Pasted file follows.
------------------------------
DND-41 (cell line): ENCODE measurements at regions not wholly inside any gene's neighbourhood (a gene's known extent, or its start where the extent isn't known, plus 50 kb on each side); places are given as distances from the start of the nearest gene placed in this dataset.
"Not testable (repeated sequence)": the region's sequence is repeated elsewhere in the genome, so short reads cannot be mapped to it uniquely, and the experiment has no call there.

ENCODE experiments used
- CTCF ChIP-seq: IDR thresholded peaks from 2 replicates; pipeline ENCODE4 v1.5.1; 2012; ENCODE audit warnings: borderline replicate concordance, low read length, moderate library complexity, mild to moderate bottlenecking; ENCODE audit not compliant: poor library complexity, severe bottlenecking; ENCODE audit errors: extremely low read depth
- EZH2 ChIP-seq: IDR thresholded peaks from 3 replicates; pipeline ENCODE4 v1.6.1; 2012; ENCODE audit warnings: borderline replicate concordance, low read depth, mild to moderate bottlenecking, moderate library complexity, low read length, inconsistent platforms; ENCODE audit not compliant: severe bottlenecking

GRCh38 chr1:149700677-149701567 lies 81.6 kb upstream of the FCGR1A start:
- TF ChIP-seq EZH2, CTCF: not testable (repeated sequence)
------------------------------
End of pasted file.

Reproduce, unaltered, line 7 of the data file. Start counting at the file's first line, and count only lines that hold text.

- TF ChIP-seq EZH2, CTCF: not testable (repeated sequence)